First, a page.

Public radio station WGBH's studio inside the Boston Public Library

Public radio station WGBH's studio inside the Boston Public Library

Libraries and news organizations are increasingly collaborating to better serve their communities, with librarians teaming up with journalists to promote media literacy and tackle misinformation, develop community journalists, spur civic engagement, and take on reporting projects. Some of them are sharing physical spaces, with newsrooms—temporary or permanent—popping up amidst (or at least not far from) library shelves to enable even greater engagement between reporters and librarians—and the citizens they both seek to serve. A look at three news organizations that have found homes inside libraries:

WGBH Studio at the Boston Public Library

When the historic Boston Public Library was undergoing renovations in 2015, it sought a vendor to occupy a corner of the new space, an open area with huge glass windows facing a busy downtown thoroughfare. Instead of selecting one of the usual suspects—like a coffee shop or retail—the library settled on a different kind of tenant: a public radio station. NPR member station WGBH now operates a 1,000-square-foot TV and radio facility right inside the library, with no walls restricting library-goers from wandering into the main studio (and the aptly-named adjacent eatery, the Newsfeed Café) and watching twice-weekly live tapings of the local program “Boston Public Radio” as well as broadcasts of other feature programs, interviews, and musical performances.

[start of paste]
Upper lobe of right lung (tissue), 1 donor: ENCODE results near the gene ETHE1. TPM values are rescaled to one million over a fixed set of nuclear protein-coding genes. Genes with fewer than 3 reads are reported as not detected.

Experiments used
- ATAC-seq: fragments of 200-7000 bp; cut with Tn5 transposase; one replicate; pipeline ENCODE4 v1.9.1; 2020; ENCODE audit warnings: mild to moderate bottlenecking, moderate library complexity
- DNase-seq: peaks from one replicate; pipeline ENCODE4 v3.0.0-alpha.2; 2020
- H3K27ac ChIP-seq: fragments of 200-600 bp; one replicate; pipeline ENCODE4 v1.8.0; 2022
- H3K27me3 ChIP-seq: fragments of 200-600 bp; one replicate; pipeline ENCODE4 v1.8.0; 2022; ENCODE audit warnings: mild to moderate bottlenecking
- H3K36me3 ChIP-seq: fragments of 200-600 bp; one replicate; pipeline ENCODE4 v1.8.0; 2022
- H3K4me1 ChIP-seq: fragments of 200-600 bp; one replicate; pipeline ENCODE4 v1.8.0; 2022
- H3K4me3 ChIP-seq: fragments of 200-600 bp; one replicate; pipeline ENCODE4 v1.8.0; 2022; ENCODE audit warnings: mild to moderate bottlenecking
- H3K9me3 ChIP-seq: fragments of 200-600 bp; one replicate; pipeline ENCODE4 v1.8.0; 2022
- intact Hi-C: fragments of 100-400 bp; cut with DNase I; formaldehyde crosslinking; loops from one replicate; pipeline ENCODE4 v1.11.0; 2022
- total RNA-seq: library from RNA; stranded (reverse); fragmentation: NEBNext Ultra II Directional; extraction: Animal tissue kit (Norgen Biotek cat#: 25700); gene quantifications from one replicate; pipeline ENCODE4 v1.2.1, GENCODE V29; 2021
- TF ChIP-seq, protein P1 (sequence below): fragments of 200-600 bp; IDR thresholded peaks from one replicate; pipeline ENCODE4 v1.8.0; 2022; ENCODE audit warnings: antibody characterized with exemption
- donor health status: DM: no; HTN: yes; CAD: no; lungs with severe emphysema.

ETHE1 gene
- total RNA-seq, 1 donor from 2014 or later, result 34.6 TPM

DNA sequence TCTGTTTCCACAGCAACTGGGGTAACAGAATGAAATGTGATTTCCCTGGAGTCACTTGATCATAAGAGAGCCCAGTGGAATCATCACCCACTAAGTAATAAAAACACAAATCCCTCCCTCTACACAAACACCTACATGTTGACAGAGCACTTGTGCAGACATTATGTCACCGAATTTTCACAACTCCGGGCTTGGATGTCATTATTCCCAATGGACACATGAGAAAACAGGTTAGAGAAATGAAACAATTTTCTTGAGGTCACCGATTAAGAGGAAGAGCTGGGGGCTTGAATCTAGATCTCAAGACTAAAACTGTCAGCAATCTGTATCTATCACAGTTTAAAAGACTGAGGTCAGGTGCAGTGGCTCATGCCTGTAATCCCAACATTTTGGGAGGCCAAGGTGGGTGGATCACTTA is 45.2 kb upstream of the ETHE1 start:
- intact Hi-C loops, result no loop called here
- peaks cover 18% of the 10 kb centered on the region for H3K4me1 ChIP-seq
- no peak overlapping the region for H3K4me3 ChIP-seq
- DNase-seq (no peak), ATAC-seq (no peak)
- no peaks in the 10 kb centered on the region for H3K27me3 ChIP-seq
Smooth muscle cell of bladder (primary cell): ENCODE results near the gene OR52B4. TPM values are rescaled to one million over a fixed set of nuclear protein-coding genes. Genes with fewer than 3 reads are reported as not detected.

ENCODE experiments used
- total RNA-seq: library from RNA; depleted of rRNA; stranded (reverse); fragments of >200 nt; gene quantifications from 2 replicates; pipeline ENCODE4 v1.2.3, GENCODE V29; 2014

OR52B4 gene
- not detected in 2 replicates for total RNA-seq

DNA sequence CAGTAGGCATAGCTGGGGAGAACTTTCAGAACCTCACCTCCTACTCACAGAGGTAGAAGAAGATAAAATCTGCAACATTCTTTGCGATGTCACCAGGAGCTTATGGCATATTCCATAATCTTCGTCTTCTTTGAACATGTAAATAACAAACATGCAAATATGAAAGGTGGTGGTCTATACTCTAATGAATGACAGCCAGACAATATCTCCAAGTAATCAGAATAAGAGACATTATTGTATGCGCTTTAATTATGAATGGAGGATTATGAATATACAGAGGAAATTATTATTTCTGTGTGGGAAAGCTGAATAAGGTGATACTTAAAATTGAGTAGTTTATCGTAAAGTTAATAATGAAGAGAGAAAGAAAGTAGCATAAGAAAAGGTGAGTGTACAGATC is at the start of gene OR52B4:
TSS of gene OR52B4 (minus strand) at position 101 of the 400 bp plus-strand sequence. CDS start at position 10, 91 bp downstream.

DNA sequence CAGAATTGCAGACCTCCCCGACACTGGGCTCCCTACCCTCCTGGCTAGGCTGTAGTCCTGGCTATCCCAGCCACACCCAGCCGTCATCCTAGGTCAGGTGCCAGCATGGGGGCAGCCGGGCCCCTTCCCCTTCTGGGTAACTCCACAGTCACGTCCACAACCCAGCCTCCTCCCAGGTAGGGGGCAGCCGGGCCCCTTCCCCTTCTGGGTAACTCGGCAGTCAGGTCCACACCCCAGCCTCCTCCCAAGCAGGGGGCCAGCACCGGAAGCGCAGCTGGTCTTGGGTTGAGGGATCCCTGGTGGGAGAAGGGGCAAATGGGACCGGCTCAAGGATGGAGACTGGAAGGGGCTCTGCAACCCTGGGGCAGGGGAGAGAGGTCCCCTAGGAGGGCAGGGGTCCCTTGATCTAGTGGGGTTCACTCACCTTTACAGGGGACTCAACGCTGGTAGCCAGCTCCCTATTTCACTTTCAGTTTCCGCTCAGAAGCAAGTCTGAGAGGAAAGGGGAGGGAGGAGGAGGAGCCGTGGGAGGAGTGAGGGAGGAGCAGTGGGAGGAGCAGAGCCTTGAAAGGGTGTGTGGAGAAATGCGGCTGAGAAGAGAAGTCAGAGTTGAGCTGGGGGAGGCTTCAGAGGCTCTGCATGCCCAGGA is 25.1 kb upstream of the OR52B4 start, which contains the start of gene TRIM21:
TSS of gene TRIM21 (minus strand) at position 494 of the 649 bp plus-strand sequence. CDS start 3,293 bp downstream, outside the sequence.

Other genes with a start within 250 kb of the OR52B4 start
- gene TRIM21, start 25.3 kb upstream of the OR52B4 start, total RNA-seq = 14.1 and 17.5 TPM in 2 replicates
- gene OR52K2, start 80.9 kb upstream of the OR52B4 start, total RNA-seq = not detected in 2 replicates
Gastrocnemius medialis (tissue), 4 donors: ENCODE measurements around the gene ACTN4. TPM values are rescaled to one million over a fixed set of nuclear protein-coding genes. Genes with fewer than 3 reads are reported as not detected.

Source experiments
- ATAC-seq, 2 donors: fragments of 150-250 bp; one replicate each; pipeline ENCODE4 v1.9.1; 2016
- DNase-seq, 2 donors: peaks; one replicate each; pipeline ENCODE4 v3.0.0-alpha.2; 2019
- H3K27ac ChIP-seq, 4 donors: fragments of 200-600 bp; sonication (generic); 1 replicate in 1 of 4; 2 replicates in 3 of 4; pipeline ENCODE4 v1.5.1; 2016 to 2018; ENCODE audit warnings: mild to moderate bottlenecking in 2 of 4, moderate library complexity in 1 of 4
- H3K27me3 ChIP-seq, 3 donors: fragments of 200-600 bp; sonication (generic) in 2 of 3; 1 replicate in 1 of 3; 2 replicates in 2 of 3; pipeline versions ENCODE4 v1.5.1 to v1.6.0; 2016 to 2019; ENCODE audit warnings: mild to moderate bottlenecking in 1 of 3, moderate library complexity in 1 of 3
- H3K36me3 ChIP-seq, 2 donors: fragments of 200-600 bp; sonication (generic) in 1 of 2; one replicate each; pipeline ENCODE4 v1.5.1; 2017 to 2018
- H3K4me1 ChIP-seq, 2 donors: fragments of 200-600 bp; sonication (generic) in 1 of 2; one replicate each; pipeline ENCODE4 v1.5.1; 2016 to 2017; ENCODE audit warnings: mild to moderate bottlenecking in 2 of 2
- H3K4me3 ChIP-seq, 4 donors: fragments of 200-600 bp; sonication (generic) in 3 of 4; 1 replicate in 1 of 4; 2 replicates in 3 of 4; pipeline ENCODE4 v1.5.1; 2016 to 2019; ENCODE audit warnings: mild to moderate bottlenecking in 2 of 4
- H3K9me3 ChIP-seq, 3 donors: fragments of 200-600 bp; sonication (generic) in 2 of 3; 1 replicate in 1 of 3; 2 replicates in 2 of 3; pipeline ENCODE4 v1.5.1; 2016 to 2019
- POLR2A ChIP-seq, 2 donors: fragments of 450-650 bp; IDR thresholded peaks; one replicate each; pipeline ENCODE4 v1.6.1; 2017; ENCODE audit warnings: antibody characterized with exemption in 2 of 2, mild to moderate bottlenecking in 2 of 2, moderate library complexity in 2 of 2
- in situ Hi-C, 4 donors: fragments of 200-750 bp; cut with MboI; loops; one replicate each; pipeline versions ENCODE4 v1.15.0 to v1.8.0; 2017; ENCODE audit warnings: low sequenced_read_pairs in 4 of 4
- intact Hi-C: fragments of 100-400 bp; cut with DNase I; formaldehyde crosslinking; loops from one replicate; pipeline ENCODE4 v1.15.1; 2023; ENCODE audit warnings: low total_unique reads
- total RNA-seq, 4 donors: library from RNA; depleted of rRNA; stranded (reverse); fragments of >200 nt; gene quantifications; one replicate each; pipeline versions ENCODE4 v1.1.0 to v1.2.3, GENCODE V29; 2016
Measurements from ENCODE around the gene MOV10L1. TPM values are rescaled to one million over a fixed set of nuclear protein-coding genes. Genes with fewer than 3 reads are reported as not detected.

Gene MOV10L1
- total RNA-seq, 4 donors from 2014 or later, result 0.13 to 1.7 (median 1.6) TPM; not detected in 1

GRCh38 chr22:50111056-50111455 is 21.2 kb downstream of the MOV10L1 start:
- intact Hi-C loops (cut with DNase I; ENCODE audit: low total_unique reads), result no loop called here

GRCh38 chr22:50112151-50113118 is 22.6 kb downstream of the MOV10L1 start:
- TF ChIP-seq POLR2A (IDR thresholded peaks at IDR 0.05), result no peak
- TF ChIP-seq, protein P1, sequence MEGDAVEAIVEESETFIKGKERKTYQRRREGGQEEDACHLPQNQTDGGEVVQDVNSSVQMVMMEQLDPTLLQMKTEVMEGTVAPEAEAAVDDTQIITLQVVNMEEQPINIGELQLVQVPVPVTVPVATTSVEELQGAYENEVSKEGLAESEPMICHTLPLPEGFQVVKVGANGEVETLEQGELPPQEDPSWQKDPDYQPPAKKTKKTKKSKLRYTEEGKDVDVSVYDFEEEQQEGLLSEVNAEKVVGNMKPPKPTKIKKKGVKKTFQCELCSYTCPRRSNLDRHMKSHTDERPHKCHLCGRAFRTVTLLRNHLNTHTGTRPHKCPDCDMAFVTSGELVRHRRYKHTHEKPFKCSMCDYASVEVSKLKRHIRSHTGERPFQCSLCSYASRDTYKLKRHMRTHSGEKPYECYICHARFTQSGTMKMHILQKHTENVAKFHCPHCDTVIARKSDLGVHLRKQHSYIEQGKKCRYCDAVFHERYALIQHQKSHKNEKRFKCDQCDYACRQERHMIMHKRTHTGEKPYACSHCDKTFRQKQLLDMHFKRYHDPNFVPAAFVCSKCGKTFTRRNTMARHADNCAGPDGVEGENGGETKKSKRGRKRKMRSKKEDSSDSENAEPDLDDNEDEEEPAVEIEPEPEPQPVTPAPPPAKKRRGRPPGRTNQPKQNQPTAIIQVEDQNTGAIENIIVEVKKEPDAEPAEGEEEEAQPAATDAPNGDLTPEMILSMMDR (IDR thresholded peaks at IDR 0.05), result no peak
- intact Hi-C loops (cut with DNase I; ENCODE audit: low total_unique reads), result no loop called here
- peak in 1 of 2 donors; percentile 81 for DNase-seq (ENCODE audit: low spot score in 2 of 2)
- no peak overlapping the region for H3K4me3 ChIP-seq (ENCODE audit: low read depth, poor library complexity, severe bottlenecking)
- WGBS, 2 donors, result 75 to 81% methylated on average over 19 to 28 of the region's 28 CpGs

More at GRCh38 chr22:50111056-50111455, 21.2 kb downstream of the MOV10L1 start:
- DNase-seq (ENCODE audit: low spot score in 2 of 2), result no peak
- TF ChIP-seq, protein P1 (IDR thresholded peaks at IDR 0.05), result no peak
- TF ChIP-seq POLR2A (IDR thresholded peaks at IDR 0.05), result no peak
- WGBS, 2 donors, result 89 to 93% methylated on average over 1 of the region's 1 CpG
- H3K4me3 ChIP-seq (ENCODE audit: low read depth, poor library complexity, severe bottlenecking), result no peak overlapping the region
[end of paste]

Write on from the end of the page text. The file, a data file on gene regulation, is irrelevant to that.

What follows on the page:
This unusual arrangement has proved to be a boon for both the library and WGBH. The studio provides a space for collaboration between the two institutions—for example, WGBH has teamed up with the business library to put on a financial workshop, and children’s programming events have been hosted inside the studio—as well as a chance to attract new audiences. It “really adds another reason for people to come to the library. It raises the profile of the library in the community as a whole,” says David Leonard, president of the Boston Public Library. “You will frequently, with some of the special guests they have in when they’re broadcasting live, have standing room only.”